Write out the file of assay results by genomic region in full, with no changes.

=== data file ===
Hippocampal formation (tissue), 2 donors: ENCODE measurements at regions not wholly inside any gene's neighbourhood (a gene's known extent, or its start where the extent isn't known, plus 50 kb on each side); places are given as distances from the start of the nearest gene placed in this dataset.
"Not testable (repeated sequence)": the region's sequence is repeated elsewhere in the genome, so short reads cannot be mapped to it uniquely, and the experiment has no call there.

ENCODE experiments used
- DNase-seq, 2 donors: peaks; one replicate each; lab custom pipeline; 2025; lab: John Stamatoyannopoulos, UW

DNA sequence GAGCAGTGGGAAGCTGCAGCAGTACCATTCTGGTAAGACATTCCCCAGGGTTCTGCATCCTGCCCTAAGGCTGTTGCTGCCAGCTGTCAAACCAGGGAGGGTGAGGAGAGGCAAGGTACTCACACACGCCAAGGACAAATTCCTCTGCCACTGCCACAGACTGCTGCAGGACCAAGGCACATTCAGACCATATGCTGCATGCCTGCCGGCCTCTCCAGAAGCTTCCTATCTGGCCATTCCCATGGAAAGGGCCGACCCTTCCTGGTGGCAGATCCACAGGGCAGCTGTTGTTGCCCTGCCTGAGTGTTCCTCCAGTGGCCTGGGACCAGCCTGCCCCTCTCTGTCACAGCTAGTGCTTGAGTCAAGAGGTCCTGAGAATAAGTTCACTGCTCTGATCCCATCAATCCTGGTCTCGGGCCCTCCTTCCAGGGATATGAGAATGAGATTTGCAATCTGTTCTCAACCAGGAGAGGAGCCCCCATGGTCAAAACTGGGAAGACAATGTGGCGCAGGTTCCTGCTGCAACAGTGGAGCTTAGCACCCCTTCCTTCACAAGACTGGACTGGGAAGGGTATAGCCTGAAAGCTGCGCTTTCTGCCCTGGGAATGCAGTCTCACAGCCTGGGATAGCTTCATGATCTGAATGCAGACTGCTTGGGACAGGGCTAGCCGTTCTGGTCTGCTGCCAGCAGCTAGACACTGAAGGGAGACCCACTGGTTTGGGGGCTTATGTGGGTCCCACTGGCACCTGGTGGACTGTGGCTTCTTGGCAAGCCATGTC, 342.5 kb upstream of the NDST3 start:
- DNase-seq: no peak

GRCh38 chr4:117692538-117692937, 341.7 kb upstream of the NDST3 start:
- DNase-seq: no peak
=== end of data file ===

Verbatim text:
Hippocampal formation (tissue), 2 donors: ENCODE measurements at regions not wholly inside any gene's neighbourhood (a gene's known extent, or its start where the extent isn't known, plus 50 kb on each side); places are given as distances from the start of the nearest gene placed in this dataset.
"Not testable (repeated sequence)": the region's sequence is repeated elsewhere in the genome, so short reads cannot be mapped to it uniquely, and the experiment has no call there.

ENCODE experiments used
- DNase-seq, 2 donors: peaks; one replicate each; lab custom pipeline; 2025; lab: John Stamatoyannopoulos, UW

DNA sequence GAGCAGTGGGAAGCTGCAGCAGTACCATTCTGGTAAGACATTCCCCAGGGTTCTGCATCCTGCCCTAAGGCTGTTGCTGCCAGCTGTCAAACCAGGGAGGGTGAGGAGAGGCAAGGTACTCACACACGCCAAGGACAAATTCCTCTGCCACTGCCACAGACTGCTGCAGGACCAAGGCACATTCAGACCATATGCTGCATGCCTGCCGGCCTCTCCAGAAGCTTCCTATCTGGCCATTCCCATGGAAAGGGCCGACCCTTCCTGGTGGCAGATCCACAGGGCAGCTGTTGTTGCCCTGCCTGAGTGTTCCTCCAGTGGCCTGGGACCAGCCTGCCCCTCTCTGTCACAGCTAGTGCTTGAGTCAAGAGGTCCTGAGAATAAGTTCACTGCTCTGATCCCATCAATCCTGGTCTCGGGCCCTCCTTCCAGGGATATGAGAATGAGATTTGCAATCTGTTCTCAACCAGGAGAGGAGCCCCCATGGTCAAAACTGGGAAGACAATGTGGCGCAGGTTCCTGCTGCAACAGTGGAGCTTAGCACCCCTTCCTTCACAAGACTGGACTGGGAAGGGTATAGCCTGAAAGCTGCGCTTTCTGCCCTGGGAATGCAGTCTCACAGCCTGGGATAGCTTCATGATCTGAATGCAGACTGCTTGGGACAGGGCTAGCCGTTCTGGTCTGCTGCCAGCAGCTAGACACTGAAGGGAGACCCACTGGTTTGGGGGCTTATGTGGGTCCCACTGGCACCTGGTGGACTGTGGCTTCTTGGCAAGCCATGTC, 342.5 kb upstream of the NDST3 start:
- DNase-seq: no peak

GRCh38 chr4:117692538-117692937, 341.7 kb upstream of the NDST3 start:
- DNase-seq: no peak